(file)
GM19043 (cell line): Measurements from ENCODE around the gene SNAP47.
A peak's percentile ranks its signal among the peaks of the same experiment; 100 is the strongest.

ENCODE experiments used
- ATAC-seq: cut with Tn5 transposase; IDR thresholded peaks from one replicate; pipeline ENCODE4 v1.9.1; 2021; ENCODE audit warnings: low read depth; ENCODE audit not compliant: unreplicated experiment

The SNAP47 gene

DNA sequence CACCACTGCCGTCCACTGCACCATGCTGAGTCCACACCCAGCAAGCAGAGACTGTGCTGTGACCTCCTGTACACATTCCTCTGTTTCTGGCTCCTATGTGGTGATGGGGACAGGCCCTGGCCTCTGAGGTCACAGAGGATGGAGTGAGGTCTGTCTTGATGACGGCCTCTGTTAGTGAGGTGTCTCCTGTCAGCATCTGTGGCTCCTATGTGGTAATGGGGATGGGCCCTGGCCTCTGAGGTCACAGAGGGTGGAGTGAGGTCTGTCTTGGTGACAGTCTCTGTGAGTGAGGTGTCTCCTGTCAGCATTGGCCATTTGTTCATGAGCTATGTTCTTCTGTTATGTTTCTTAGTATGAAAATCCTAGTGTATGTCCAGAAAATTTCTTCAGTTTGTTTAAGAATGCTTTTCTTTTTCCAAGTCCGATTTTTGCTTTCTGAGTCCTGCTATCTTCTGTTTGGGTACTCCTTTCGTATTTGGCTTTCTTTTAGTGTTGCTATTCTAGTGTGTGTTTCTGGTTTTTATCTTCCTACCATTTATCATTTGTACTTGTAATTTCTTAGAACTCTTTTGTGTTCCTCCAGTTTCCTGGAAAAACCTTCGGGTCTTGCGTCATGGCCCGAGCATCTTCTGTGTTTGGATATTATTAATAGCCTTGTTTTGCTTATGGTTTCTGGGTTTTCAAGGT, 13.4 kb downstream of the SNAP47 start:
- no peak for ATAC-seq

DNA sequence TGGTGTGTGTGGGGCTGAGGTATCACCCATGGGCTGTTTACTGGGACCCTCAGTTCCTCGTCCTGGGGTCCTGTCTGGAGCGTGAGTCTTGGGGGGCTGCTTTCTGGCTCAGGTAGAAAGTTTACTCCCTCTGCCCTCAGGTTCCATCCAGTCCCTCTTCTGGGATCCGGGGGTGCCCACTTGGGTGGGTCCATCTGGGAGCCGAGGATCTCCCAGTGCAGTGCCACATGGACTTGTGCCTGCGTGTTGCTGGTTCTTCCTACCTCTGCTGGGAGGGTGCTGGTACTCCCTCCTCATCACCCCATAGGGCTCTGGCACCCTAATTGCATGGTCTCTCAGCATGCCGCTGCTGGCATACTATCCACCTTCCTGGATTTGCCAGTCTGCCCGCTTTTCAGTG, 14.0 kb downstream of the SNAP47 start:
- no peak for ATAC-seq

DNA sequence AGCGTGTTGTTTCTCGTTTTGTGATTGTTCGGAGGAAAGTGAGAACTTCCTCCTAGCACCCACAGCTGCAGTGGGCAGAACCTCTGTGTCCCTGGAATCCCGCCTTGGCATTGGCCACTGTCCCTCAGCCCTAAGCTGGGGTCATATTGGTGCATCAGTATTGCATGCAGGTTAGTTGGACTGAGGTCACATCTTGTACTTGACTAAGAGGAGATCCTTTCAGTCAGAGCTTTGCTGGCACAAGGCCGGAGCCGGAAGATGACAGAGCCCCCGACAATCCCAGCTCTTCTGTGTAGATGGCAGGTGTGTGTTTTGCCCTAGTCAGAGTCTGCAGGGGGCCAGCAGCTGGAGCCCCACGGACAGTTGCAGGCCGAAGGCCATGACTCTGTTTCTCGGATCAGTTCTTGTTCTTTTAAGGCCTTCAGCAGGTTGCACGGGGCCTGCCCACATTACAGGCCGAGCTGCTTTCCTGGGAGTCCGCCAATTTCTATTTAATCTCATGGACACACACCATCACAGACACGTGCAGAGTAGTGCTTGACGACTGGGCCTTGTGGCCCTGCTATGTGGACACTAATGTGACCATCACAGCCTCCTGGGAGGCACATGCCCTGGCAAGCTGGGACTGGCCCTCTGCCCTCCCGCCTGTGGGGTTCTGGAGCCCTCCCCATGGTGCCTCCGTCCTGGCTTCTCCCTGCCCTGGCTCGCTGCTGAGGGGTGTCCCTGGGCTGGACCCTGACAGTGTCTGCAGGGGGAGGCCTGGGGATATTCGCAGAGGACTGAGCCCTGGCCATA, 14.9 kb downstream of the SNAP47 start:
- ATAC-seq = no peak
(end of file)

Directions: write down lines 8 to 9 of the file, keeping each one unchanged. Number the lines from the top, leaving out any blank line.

DNA sequence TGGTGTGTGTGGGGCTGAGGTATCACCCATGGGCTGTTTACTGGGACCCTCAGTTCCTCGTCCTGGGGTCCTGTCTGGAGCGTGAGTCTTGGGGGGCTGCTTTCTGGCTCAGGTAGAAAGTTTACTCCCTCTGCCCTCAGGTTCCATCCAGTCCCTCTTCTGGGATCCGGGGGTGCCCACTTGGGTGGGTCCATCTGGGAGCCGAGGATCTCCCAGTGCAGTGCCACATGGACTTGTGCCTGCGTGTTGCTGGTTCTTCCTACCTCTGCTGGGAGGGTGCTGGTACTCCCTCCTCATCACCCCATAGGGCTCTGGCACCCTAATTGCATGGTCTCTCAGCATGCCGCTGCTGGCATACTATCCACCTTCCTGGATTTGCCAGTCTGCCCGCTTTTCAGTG, 14.0 kb downstream of the SNAP47 start:
- no peak for ATAC-seq